One of English football’s most admired players, he was the leading scorer at the 1986 World Cup and finished his international career with 48 goals in 80 appearances for England.

After retiring from a career that included stints with Barcelona, ​​Tottenham, Everton and Leicester, Lineker has become one of the UK’s most influential media figures and the BBC’s highest-paid star, earning £1.35 million ($1.6 million) last year. ) earn.

An avid social media user with 8.7 million Twitter followers, Lineker has long upset right-wing politicians and activists with his liberal views, including criticism of Britain’s decision to leave the European Union.

The latest controversy began on Tuesday with a tweet from Lineker’s account, which described the government’s plan to detain and deport boat migrants as “an extremely brutal policy directed at the most vulnerable”. Which is not dissimilar to the language used by Germany in the 30s.”

The Conservative government called Lineker’s Nazi comparison offensive and unacceptable, and some MPs said he should be fired.

In his statement on Saturday, Sunak reiterated his party’s policy.

“As prime minister,” he said, “I have to do what I believe is right, respecting that not everyone will always agree. That is why I am consistent in my approach to stopping the boats.” I’ve been clear.”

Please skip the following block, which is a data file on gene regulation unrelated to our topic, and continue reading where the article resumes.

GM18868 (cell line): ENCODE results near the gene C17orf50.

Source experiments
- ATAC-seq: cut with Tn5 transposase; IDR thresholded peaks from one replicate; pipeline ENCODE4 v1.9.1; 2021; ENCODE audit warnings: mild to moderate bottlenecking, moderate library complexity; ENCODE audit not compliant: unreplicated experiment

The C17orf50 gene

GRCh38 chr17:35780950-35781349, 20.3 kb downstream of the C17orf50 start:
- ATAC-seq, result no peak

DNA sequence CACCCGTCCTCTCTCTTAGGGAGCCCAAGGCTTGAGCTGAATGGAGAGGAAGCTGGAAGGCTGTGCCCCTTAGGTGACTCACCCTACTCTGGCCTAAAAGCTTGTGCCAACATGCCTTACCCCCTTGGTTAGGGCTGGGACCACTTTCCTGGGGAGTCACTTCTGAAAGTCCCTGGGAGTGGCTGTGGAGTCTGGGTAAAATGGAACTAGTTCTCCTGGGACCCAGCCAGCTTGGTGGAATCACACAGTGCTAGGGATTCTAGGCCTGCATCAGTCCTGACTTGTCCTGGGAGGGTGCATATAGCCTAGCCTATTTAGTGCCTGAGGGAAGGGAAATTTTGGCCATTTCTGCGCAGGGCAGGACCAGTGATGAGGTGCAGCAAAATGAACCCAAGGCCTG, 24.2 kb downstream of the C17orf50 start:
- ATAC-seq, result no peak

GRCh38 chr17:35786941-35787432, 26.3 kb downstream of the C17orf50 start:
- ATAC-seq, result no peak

Sunak said that “this is the only way to break this cycle of suffering once and for all.”

“There are no easy answers to solve this problem,” he said, “but I do believe that leadership is about making tough decisions to fix problems. I know that everyone always I will not agree, but I believe it is just and right.”

On Friday, the BBC said Lineker would “withdraw” from “Match of the Day” until “his agreed and clear position on the use of social media” is reached. Lineker has yet to comment publicly, and on Saturday traveled to his hometown of Leicester to watch Leicester City play Chelsea in the Premier League. He was greeted by bystanders as he arrived at the match, which Chelsea won 3–1.

The 100-year-old BBC, which is funded by a license fee paid by all households with a television, has a duty to be impartial in its news coverage, and BBC news staff are barred from expressing political opinions .

Lineker, as a freelancer who does not work in news or current affairs, is not bound by the same rules, and has occasionally crossed the boundaries of BBC acceptability. Last year, the BBC found Lineker had breached neutrality rules by tweeting about alleged Russian donations to the Conservatives.

BBC neutrality has come under scrutiny over recent revelations that its chairman, Richard Sharpe – a Conservative Party donor – helped arrange a loan for then-prime minister Boris Johnson in 2021, with Sharpe on the government’s recommendation that the BBC Was appointed to the post.

Former BBC director-general Greg Dyke said the network had “undermined its own credibility” by bowing to government pressure.

Keir Starmer, leader of the main opposition Labor Party, said the BBC was bowing to political pressure from Conservative MPs.

“They got it horribly wrong and now they are very, very exposed,” he said.